Trendwatching.com, a self-described “independent and opinionated trend firm” based in London, claims to have coined the term “pop-up store” in 2004. Their cool hunters noticed that the now-defunct airline Song had opened a store in New York’s SOHO district with the lifespan of the average fruit fly. As planned, it closed a week later, after seven days of selling samples from the in-flight menu, travel gear and tickets.
Now a new mutation of the pop-up concept is appearing on the retail event horizon?the store-within-a-store.
Consider the recently announced launch of micro?Martha Stewart stores inside JCPenney locations. I had no idea JCPenney still existed or that Martha Stewart was still relevant, but my demographic is likely irrelevant to the department store’s new CEO Ron Johnson, who’s shepherding the midrange brand’s revitalization. (He’s also acquiring an almost $40 million stake in Martha Stewart Living Omnimedia Inc.)
On its face, it might not seem like a very exciting premise?the doyenne of domesticality branding some shelf space in a retail chain. What’s germane is that Johnson was the brain behind Apple Stores. If Johnson can bring any of the mojo from Steve Jobs’ in-house shopping experience, he may be able to create a successful retail Frankenstein out of JCPenney and Martha Stewart. At which point, the editors of Trendwatching.com will explode from smug self-satisfaction as the store-within-a-store trend will have crossed into a hard, cold economic reality.
For some, “it’s a good thing.” But for those holding the note on vacant retail space, this nesting-doll approach to commerce is trouble. Due to the economic downturn, there’s no dearth of available storefronts in which one might temporarily set up shop. Pop-up stores in these spaces could represent a minor reprieve, and would surely be welcomed with open arms like the Spirit Halloween stores that are ubiquitous through September and October. Founded in 1983, the come-and-go costume seller has perfected the large-scale pop-up store model. This year, it filled 900 temporary locations in 48 states and Canada, all in “high visibility, high-traffic strip centers” that would otherwise be empty.
But then, as JCPenney’s Johnson probably realized, a standalone Martha Stewart store might also end up empty.
Daedalus Howell is at FMRL.com.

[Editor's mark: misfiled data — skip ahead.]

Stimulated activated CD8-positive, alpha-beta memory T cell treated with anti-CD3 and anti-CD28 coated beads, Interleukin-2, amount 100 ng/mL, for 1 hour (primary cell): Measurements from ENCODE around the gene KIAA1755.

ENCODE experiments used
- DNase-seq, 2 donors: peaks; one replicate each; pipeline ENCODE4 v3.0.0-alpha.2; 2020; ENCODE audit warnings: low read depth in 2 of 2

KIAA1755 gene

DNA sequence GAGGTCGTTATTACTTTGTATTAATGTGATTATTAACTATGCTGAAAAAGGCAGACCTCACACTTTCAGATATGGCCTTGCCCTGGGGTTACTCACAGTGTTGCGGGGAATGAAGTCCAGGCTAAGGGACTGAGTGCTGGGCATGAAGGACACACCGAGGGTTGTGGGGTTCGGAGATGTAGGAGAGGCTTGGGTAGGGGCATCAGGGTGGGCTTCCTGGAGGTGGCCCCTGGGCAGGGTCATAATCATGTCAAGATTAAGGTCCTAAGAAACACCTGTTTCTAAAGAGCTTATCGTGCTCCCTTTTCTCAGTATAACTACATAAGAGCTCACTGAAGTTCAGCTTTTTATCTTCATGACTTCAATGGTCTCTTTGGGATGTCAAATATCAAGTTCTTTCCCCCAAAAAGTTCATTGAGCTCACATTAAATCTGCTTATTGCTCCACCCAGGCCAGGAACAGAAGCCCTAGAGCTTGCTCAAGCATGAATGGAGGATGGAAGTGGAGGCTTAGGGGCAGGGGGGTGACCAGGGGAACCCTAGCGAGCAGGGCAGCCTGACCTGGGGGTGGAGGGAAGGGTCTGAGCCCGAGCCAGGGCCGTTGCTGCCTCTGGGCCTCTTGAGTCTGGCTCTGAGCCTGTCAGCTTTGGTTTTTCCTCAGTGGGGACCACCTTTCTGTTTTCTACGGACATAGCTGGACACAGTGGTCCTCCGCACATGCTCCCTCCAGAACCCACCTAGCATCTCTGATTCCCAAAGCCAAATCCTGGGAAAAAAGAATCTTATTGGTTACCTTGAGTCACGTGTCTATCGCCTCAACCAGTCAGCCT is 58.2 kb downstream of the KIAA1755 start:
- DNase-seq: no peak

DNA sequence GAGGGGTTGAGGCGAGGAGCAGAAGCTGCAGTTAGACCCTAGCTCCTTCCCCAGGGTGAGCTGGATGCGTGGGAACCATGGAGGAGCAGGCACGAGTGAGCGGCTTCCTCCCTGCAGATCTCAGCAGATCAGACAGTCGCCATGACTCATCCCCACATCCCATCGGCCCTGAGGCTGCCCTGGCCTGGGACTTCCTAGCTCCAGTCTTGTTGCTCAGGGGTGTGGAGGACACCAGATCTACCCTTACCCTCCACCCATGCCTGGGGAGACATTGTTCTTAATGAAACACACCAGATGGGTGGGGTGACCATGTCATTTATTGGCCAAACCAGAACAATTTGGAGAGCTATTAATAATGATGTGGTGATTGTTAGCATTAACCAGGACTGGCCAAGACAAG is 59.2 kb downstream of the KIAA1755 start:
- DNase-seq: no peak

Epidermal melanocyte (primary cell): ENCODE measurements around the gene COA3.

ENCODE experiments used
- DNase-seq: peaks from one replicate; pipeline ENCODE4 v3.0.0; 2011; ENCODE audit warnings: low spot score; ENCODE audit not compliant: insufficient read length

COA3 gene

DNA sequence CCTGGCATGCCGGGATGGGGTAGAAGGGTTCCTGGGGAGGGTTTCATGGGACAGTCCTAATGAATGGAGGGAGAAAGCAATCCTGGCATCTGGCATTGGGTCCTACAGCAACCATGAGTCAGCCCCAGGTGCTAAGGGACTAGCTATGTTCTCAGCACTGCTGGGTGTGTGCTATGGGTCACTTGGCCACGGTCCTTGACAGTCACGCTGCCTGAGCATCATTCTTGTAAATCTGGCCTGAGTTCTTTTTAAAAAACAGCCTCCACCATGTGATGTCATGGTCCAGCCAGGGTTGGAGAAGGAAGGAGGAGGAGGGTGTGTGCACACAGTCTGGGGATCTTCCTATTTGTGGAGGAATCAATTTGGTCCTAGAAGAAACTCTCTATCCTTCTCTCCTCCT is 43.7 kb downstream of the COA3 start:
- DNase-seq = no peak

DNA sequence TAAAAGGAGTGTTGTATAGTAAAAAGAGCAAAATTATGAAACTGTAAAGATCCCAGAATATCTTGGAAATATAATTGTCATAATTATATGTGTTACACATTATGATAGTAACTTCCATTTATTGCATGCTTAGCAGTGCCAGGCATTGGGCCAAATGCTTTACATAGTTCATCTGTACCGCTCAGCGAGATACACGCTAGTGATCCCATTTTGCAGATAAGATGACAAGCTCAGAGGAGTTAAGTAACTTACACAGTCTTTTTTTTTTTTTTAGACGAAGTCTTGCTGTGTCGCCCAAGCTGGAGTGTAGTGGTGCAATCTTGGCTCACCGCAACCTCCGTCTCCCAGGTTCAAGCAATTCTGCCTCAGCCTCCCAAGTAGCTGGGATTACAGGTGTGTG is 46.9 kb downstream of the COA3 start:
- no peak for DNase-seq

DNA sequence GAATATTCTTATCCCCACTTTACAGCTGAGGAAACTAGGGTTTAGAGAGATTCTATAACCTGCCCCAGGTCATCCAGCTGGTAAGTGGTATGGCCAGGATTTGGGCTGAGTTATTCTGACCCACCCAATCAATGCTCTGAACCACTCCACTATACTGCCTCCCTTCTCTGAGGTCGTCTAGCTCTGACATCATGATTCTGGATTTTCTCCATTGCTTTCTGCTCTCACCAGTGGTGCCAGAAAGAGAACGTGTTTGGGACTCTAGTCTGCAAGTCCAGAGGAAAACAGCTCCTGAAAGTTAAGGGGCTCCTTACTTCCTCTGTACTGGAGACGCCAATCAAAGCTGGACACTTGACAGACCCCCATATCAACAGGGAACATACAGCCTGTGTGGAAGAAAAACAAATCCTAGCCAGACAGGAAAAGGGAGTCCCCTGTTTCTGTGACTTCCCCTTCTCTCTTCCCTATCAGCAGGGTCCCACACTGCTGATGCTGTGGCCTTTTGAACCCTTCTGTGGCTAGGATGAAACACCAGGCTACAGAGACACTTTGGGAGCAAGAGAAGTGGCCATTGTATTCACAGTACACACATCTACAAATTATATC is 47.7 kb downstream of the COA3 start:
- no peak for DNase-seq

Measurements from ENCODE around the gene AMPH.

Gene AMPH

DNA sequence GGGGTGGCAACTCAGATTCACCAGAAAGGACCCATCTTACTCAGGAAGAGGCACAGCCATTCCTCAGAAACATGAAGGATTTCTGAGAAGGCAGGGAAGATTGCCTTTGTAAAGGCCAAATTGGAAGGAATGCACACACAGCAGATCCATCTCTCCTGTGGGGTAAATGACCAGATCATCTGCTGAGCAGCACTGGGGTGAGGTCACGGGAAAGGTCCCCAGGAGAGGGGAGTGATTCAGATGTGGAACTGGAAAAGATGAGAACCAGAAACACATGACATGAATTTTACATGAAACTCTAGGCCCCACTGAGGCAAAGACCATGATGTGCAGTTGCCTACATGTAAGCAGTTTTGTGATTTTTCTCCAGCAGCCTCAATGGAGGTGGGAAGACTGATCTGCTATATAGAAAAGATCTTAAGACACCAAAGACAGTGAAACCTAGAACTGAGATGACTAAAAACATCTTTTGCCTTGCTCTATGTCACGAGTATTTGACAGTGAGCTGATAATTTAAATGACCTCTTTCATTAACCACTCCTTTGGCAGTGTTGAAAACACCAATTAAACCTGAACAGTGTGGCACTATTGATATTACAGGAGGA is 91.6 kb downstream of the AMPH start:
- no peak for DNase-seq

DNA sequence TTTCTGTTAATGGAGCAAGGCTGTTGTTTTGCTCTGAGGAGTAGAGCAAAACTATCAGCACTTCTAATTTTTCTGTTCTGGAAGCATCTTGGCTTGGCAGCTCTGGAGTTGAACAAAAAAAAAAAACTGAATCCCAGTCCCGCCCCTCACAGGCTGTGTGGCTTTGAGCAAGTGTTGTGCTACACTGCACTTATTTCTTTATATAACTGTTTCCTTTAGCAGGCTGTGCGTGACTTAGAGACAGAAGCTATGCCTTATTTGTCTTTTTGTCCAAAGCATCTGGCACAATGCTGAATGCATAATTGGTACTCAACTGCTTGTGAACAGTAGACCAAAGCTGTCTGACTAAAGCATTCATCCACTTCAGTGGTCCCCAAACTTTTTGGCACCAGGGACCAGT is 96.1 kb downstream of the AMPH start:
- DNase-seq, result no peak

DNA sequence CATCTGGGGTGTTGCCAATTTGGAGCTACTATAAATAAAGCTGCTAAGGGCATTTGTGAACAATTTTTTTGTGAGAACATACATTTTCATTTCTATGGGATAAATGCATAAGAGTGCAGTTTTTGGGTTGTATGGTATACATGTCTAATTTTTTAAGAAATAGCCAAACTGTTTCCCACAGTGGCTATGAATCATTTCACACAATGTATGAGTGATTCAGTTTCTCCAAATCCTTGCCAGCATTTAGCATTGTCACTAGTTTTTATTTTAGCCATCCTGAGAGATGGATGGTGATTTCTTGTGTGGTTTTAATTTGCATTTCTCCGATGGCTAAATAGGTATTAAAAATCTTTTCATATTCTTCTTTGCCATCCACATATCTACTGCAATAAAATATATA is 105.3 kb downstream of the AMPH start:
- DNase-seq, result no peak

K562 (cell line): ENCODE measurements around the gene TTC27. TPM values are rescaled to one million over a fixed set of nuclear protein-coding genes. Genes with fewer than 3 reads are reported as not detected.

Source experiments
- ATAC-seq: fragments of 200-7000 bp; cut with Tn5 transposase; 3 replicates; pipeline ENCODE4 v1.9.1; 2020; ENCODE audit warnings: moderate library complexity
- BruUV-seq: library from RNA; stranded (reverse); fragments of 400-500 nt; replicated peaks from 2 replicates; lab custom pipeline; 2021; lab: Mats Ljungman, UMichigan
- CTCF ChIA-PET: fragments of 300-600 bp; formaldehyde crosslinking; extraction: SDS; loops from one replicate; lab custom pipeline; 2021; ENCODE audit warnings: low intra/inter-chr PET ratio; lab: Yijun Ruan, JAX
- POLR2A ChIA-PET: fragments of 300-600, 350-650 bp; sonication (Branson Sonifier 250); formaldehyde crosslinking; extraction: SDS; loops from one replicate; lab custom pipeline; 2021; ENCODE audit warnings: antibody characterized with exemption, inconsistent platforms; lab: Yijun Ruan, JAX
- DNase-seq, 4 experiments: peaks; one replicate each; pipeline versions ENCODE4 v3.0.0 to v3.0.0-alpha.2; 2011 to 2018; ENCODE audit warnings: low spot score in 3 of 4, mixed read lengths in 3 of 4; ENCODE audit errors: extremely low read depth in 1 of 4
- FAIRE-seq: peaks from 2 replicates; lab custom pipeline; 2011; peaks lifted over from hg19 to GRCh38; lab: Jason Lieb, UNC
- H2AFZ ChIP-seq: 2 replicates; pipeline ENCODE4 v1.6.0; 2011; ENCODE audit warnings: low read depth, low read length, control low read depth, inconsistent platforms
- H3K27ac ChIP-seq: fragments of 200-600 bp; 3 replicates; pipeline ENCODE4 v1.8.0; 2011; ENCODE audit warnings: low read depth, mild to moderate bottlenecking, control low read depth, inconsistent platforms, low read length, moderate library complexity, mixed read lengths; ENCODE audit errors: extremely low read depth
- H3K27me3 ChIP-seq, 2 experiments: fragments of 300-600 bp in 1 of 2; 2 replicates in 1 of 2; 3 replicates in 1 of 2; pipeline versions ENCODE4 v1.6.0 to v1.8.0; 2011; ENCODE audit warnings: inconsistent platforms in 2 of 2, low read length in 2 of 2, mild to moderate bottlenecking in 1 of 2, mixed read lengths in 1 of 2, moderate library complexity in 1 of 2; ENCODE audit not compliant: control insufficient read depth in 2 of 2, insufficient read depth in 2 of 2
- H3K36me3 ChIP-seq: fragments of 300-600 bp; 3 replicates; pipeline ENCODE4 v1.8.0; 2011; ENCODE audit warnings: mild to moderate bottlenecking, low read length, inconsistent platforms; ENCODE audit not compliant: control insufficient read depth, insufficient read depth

Many have written about the changing news business, how the economics of inefficiency that characterized newspapers ad sales, which still are the lion’s share of revenues, don’t apply in a world of plenty; how anyone with a smartphone and camera can act as a reporter and draw eyeballs away from so-called mainstream sites; how publishers are hoping the iPad and the teeming apps ecosystem will somehow toss them a lifeline. Fewer, however, have addressed how the actual content is changing.
But we are in the midst of a transformative shift in the craft of journalism. Text-only stories, the kind your parents found in their morning newspapers and characterized by the classic inverted pyramid (most important stuff at the top, least important stuff at the bottom) could eventually go the way of 45-rpm records. The MP3 of journalism may be the “live blog,” which relies on the merging of platforms and weaving of text with video, audio, external links to other articles (including those of rival news organizations), blogs, tweets, Facebook posts, and whatever other useful information is available. It doesn’t matter if information originates from a New York Times article, a tweet from an eyewitness on the scene, or someone offering astute commentary and curating links, a video shot by a protester or produced by a team at CNN. Because in the live-blog format disparate platforms become irrelevant, and the walls between these separate silos of content simply dissolve…
Now, consider live-blogging for fiction. Could be something akin to Nanowrimo.org (National Novel Writing Month) but published in real time. Add the notion of collaboration and an exquisite corpse (http://en.wikipedia.org/wiki/Exquisite_corpse) might emerge like a digital Frankenfiction.